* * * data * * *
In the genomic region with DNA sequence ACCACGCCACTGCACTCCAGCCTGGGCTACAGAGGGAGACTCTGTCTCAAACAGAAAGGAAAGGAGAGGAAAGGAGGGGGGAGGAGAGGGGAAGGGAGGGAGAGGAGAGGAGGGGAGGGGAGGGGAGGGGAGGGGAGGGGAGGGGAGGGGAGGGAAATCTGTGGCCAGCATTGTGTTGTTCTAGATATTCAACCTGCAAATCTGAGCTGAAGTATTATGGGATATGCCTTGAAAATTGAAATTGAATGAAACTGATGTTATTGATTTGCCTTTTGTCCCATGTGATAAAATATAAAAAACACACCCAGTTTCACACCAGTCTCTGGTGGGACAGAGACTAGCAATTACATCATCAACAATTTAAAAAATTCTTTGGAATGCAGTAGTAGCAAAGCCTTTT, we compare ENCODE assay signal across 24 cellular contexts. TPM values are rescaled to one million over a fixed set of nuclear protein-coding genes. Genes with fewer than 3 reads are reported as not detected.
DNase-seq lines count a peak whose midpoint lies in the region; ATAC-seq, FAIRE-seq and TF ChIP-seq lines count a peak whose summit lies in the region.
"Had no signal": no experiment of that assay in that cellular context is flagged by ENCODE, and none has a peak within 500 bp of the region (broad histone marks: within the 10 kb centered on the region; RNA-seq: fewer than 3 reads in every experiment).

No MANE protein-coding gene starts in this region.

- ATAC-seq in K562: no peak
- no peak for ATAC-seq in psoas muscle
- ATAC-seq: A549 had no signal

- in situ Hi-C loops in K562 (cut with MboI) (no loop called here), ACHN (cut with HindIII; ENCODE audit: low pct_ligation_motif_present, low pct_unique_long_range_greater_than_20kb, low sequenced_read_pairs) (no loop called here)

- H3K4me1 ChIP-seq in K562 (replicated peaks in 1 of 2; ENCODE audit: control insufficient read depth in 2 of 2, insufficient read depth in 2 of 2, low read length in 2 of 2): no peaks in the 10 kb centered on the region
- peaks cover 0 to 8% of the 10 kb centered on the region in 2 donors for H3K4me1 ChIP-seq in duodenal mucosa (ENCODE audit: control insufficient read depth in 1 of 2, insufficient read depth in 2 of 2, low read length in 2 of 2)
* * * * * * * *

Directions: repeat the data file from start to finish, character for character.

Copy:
In the genomic region with DNA sequence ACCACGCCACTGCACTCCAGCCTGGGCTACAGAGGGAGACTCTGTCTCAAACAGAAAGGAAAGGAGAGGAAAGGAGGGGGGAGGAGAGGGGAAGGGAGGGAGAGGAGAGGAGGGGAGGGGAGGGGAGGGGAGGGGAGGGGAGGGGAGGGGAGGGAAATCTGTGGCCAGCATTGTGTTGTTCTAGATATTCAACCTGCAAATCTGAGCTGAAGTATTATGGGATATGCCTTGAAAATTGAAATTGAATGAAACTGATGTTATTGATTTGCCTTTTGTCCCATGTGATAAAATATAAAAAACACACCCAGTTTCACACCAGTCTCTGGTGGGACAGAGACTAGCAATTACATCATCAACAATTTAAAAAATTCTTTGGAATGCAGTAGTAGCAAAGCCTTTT, we compare ENCODE assay signal across 24 cellular contexts. TPM values are rescaled to one million over a fixed set of nuclear protein-coding genes. Genes with fewer than 3 reads are reported as not detected.
DNase-seq lines count a peak whose midpoint lies in the region; ATAC-seq, FAIRE-seq and TF ChIP-seq lines count a peak whose summit lies in the region.
"Had no signal": no experiment of that assay in that cellular context is flagged by ENCODE, and none has a peak within 500 bp of the region (broad histone marks: within the 10 kb centered on the region; RNA-seq: fewer than 3 reads in every experiment).

No MANE protein-coding gene starts in this region.

- ATAC-seq in K562: no peak
- no peak for ATAC-seq in psoas muscle
- ATAC-seq: A549 had no signal

- in situ Hi-C loops in K562 (cut with MboI) (no loop called here), ACHN (cut with HindIII; ENCODE audit: low pct_ligation_motif_present, low pct_unique_long_range_greater_than_20kb, low sequenced_read_pairs) (no loop called here)

- H3K4me1 ChIP-seq in K562 (replicated peaks in 1 of 2; ENCODE audit: control insufficient read depth in 2 of 2, insufficient read depth in 2 of 2, low read length in 2 of 2): no peaks in the 10 kb centered on the region
- peaks cover 0 to 8% of the 10 kb centered on the region in 2 donors for H3K4me1 ChIP-seq in duodenal mucosa (ENCODE audit: control insufficient read depth in 1 of 2, insufficient read depth in 2 of 2, low read length in 2 of 2)